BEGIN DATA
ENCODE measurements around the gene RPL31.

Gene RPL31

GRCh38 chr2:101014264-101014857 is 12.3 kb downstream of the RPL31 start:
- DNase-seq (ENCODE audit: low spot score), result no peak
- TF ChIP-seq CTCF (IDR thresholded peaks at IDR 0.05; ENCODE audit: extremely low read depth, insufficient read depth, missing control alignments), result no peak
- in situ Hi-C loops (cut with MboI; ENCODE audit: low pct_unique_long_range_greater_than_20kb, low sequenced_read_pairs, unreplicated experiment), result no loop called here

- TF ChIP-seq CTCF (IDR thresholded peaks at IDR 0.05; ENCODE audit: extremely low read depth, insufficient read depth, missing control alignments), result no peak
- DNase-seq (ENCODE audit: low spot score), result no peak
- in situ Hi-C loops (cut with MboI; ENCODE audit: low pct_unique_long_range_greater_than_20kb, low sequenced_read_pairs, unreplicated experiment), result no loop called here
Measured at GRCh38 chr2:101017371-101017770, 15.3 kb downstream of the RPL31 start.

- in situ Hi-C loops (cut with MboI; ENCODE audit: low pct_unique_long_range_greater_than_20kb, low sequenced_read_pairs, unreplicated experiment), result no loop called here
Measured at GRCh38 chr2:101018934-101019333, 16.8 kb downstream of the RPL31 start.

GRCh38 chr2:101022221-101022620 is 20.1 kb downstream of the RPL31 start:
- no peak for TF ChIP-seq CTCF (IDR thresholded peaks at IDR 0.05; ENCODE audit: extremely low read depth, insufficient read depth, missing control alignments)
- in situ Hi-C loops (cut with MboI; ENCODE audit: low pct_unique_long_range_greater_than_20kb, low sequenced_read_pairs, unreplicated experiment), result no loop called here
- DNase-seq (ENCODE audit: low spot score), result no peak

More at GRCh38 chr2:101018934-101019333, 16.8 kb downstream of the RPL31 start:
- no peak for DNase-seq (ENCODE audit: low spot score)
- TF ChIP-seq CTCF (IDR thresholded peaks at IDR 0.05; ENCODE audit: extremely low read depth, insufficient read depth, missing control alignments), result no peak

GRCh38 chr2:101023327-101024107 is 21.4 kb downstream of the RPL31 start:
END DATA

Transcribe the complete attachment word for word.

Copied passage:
ENCODE measurements around the gene RPL31.

Gene RPL31

GRCh38 chr2:101014264-101014857 is 12.3 kb downstream of the RPL31 start:
- DNase-seq (ENCODE audit: low spot score), result no peak
- TF ChIP-seq CTCF (IDR thresholded peaks at IDR 0.05; ENCODE audit: extremely low read depth, insufficient read depth, missing control alignments), result no peak
- in situ Hi-C loops (cut with MboI; ENCODE audit: low pct_unique_long_range_greater_than_20kb, low sequenced_read_pairs, unreplicated experiment), result no loop called here

- TF ChIP-seq CTCF (IDR thresholded peaks at IDR 0.05; ENCODE audit: extremely low read depth, insufficient read depth, missing control alignments), result no peak
- DNase-seq (ENCODE audit: low spot score), result no peak
- in situ Hi-C loops (cut with MboI; ENCODE audit: low pct_unique_long_range_greater_than_20kb, low sequenced_read_pairs, unreplicated experiment), result no loop called here
Measured at GRCh38 chr2:101017371-101017770, 15.3 kb downstream of the RPL31 start.

- in situ Hi-C loops (cut with MboI; ENCODE audit: low pct_unique_long_range_greater_than_20kb, low sequenced_read_pairs, unreplicated experiment), result no loop called here
Measured at GRCh38 chr2:101018934-101019333, 16.8 kb downstream of the RPL31 start.

GRCh38 chr2:101022221-101022620 is 20.1 kb downstream of the RPL31 start:
- no peak for TF ChIP-seq CTCF (IDR thresholded peaks at IDR 0.05; ENCODE audit: extremely low read depth, insufficient read depth, missing control alignments)
- in situ Hi-C loops (cut with MboI; ENCODE audit: low pct_unique_long_range_greater_than_20kb, low sequenced_read_pairs, unreplicated experiment), result no loop called here
- DNase-seq (ENCODE audit: low spot score), result no peak

More at GRCh38 chr2:101018934-101019333, 16.8 kb downstream of the RPL31 start:
- no peak for DNase-seq (ENCODE audit: low spot score)
- TF ChIP-seq CTCF (IDR thresholded peaks at IDR 0.05; ENCODE audit: extremely low read depth, insufficient read depth, missing control alignments), result no peak

GRCh38 chr2:101023327-101024107 is 21.4 kb downstream of the RPL31 start: